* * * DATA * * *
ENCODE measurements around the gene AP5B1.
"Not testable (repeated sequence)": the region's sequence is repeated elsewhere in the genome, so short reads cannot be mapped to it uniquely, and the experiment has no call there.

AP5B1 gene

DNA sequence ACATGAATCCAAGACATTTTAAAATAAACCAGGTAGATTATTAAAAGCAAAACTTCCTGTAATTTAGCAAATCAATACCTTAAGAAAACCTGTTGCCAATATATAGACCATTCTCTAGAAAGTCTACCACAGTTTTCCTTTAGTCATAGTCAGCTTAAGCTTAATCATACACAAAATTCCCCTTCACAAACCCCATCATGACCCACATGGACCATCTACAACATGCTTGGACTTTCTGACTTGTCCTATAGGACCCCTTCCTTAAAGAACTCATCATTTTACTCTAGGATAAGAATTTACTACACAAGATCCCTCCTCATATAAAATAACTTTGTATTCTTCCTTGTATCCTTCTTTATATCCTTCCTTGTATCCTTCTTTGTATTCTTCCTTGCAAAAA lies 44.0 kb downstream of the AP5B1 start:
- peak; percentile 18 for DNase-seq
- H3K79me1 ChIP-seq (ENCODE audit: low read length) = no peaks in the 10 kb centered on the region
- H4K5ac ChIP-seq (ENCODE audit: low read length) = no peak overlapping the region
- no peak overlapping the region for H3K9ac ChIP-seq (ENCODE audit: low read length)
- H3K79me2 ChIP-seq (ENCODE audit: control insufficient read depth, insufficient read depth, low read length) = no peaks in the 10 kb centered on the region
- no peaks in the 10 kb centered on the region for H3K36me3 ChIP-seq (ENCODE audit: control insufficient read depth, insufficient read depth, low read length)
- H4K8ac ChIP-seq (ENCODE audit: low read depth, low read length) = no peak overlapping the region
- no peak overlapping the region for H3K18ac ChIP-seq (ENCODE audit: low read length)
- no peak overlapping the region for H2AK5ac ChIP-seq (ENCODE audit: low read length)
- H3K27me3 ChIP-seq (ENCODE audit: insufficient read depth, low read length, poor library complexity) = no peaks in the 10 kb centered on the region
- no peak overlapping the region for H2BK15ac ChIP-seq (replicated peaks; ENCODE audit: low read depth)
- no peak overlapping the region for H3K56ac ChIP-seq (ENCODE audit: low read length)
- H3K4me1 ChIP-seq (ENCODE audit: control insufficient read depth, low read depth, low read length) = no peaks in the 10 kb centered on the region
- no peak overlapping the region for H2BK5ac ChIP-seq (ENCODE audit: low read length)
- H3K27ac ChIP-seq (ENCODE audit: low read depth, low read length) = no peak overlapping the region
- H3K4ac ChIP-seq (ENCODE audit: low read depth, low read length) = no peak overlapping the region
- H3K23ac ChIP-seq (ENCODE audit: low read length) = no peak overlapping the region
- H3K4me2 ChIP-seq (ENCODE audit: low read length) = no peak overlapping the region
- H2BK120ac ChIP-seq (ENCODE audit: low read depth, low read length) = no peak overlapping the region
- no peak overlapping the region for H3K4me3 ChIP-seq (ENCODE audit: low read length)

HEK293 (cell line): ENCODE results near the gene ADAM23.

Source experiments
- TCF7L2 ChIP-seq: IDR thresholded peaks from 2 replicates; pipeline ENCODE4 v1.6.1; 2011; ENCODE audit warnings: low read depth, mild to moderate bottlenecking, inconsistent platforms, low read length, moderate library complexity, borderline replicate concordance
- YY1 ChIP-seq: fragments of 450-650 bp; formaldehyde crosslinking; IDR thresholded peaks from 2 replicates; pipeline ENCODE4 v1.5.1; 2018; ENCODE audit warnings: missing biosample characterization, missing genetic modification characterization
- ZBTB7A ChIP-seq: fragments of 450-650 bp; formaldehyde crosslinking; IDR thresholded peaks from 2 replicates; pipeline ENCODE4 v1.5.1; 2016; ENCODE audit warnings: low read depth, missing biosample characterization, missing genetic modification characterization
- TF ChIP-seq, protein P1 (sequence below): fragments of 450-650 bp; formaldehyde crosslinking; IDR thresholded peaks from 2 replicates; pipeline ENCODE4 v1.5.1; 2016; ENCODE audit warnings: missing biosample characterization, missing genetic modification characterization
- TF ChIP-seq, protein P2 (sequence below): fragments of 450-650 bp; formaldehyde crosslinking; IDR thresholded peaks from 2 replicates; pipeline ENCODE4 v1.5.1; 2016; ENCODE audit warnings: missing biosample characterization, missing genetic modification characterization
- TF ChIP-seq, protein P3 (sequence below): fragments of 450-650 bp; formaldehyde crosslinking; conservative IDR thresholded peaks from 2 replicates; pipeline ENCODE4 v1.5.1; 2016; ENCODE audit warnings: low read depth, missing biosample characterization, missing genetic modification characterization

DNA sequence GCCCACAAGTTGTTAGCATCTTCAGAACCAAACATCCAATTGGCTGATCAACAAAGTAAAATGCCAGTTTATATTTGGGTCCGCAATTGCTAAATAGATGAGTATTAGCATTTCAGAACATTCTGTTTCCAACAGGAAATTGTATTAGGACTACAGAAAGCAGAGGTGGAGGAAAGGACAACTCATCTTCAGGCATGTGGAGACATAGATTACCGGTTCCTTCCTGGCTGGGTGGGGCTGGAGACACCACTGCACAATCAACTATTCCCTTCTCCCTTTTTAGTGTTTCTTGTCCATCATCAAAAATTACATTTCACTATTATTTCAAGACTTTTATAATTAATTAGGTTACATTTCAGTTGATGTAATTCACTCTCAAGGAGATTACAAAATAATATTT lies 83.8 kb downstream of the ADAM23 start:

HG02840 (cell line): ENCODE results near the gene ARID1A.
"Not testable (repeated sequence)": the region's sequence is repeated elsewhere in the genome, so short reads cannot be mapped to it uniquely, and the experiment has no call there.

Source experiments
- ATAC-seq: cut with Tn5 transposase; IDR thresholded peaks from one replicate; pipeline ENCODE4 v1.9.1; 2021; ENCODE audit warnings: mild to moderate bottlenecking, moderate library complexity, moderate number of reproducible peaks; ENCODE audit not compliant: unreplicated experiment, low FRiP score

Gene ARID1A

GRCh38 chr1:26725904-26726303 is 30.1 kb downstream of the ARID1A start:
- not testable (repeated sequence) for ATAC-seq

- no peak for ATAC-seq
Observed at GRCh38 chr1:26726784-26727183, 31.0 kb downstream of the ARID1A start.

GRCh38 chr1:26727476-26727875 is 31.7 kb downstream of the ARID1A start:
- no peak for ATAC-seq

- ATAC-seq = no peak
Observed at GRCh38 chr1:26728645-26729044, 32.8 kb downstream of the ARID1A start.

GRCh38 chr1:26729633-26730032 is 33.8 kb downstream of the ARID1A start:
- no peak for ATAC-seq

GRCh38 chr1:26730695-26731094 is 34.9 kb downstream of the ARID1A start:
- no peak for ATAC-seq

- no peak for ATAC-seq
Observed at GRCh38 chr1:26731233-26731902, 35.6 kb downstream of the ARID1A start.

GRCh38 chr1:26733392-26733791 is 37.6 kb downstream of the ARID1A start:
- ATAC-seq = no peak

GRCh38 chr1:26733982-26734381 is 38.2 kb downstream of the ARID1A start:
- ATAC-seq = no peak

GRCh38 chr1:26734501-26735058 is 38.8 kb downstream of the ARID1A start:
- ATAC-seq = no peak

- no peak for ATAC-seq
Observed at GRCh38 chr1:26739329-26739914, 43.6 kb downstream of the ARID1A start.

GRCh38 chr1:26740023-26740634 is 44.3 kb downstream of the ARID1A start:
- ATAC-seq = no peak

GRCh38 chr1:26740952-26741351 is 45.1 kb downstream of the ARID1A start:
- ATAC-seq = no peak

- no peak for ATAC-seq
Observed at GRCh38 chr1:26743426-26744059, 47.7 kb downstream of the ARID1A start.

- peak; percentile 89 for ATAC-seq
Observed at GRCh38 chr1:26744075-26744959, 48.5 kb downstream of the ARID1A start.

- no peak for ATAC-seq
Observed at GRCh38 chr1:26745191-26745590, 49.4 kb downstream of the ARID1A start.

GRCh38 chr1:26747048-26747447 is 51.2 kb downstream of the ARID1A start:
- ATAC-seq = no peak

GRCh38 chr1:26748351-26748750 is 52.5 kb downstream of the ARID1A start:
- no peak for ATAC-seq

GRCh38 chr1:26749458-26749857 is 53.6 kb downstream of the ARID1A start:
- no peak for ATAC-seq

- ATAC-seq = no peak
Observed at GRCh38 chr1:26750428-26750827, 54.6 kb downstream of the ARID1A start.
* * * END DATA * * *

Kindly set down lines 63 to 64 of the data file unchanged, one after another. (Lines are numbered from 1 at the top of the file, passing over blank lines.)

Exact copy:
GRCh38 chr1:26740952-26741351 is 45.1 kb downstream of the ARID1A start:
- ATAC-seq = no peak